Is 'Feud: Capote vs. the Swans' a True Story?

feud capote vs the swans
Is 'Feud: Capote vs. the Swans' a True Story?Courtesy of FX
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The new chapter of Ryan Murphy's Feud series, Feud: Capote vs. the Swans, tells the tale of Truman Capote and his famous Swans, focusing on Babe Paley, Slim Keith, C. Z. Guest, and Lee Radziwill. When Capote wrote a short story for Esquire, "La Côte Basque, 1965," he unearthed the secrets of his Swans for the world, leading to the titular feud.

But how much of Feud: Capote vs. the Swans is a true story? "I often think that truth is just a guess," writer Jon Robin Baitz tells Town & Country. "I don't think there's such a thing as empirical truth ever when it comes to human beings."

"What is truth?" Baitz continues philosophically. "What is it? You navigate it by holding onto your sanity as much as you can and saying frequently, 'There, but for the grace of God go I.' So you get really close to the story as you're painting on the page with whatever words seem right."

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Baitz wrote the show, adapted from Laurence Leamer's book, Capote's Women: A True Story of Love, Betrayal, and a Swan Song for an Era. As Leamer tells Town & Country, the series "begins with the sad, forlorn, lonely Truman walking alone in a field. He looks out and sees swans, not his elegant women friends but white birds. There is no dialogue. That scene is as memorable as the opening minutes of Saving Private Ryan. The old veteran returns to the American cemetery in Normandy to walk among the graves. It's one of the great scenes in cinema history. The beginning of Capote vs. the Swans is in that league. But it's not from my book. As far as I know, it never happened, but it's the truth. It's the truth on a profound emotional level. From now on, when I think of Truman Capote, I'll think of that scene."

Leamer says, "While on the set, the screenwriter Jon Robin Baitz approached me and said, 'Larry, I’m sorry for all the changes I’ve made in your book.' I said, 'Robbie, you’re a dramatist. That’s what you do. Dramatize. There’s no reason to apologize.' Of course, any author is nervous about how Hollywood will handle his book. Now that I’ve seen part of the series, I know Baitz and Ryan Murphy have made this story their own brilliantly, and I’m so happy to be part of it."

eud capote vs the swans premieres wednesday, january 31 at 10 pm etpt pictured front, l r chloe sevigny as cz guest, naomi watts as babe paley, diane lane as slim keith cr fx
Capote’s Swans in a still from Feud, including C.Z. Guest, Babe Paley, and Slim Keith. Courtesy FX

Adapting Leamer's book (and what really went down around the publication of "La Côte Basque, 1965"), Baitz explains that they decided to leave Gloria Guinness and Marella Agnelli, two of Capote's Swans, out of the story. "There wasn't a lot of room," he explains. "Both of them were sort of slightly at the side, but interestingly, both of them had warned the Swans that this would happen." They felt less like victims, he says. "They were less wounded and damaged by it. They were both, interestingly, foreign—it was the Americans who got really hurt. They didn't have another place to go to."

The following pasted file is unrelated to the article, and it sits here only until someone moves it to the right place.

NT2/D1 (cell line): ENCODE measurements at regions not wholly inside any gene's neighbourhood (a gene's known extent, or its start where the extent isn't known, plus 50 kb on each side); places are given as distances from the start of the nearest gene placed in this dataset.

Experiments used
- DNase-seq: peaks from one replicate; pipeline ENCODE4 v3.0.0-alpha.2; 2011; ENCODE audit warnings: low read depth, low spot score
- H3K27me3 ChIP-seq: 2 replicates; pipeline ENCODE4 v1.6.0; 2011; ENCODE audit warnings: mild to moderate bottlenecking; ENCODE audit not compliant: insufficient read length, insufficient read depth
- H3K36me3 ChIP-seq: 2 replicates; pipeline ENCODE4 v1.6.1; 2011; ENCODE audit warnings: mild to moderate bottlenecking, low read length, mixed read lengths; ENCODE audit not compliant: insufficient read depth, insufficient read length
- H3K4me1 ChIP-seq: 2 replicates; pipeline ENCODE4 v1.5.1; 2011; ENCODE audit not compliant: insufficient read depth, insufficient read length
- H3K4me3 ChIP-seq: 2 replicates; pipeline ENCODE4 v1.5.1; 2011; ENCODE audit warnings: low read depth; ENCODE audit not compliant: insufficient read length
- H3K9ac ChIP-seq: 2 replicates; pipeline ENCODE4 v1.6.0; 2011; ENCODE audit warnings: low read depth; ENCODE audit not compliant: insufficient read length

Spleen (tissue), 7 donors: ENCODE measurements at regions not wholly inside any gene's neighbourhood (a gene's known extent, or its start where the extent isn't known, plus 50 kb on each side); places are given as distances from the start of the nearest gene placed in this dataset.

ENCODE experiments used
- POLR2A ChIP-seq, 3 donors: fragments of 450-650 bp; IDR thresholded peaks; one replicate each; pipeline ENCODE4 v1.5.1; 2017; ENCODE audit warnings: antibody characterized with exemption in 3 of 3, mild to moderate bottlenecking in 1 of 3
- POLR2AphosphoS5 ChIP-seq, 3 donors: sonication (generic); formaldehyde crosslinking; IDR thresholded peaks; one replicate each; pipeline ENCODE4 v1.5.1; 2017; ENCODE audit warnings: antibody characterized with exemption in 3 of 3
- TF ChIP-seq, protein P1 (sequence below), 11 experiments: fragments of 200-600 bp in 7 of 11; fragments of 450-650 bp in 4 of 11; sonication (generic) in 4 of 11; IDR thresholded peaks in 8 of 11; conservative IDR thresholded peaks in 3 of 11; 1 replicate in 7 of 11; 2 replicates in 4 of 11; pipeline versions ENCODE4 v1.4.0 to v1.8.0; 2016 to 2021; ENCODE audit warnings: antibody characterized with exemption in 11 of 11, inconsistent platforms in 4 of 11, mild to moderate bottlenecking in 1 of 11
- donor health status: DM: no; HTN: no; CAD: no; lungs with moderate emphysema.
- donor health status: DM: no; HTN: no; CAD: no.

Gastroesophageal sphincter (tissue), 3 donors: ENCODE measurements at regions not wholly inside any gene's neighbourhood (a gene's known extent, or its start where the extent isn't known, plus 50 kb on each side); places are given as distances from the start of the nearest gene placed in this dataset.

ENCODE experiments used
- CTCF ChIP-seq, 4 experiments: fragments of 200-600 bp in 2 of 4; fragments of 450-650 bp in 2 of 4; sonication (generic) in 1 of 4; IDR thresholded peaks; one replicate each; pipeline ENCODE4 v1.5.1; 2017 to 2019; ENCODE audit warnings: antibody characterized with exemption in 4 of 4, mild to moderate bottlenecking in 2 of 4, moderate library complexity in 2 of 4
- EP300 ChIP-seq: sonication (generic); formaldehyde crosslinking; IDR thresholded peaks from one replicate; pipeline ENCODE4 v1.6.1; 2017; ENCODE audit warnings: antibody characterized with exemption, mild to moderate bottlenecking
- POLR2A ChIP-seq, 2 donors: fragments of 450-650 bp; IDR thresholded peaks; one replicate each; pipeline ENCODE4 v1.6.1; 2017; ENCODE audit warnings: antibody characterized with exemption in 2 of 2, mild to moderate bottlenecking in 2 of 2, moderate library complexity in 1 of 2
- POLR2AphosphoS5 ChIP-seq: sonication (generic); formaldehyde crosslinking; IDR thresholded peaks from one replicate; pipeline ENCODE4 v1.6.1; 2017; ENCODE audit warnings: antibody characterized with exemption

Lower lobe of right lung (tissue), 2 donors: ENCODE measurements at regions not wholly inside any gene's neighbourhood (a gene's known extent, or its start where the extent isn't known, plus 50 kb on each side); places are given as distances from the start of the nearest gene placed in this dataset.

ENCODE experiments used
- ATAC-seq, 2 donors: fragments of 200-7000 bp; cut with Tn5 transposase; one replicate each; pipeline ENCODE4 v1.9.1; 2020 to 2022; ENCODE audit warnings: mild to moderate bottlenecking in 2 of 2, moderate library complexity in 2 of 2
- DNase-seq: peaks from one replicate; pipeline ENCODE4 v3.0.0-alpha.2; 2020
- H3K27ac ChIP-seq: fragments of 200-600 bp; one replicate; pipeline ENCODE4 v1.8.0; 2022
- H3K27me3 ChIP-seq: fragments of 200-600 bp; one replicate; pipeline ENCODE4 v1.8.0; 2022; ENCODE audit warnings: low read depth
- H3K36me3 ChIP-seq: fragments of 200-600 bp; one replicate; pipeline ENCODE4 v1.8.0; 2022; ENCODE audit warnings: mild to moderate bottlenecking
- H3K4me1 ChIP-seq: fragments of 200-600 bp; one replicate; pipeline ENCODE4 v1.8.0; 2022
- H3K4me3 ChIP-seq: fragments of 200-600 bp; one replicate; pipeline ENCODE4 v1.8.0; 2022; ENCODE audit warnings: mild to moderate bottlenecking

It felt like a natural choice to center the plot on Babe Paley and Capote. Babe, Baitz says, was "the closest subject of the betrayal, and the pain of it is incomprehensibly off the scales of the pain chart. It envelops you and lives in you, and you feel stupid for having believed it. And you wonder if anything was real because you're really the subject of a kind of elaborate scam." He adds, "Babe—I think he definitely loved Babe. I think he admired her perfection. He thought she, more than anyone, knew how to live elegantly for the camera, but not all the time. There's a gateway [through] her, too, to high society."

truman capote and babe paley
Truman and Babe, as played by Tom Hollander and Naomi Watts, in Feud.FX

Of Babe and Truman's friendship, Naomi Watts tells T&C, "They had this deep friendship, an exchange of love and pain." She continues, "I know that Babe trusted [Truman] almost instantly, he showed his vulnerabilities, she felt safe to show hers."

Watts explains that the friendship with Truman was perfect for Babe at that moment in time. "I think there was a hole in her life," she says. "She needed this person at exactly this point in her life, having suffered in a lonely loveless marriage where [her husband, Bill Paley] was causing her a great deal of pain. So [Truman] comes along, he's smart, he taught her about literature and art, as well as being playful and fun and silly and naughty—that was a side of her that she didn't, she couldn't put forward in the world. She had to be this graceful wife, this wife that worked hard to make everything look good and people feel good. Their relationship was very unique."

Leamer says there was really a lot of love between them. He explains, "Truman loved Babe Paley from the moment he saw her. He loved her beauty, her elegance, and the vulnerability she showed only to him." Capote, in Baitz's opinion, "does a magic trick where he's able to be a friend, but at the same time, he expects people to accept on face value that this is what he does."

So, is Feud: Capote vs. the Swans a true story? Yes and no. As Leamer says, the show "is an artistic creation and moves seamlessly in and out of factual truth. Some viewers may want to read Capote’s Women to sort this all out."

Feud: Capote vs. the Swans is now airing on FX, and streaming on Hulu. Watch now

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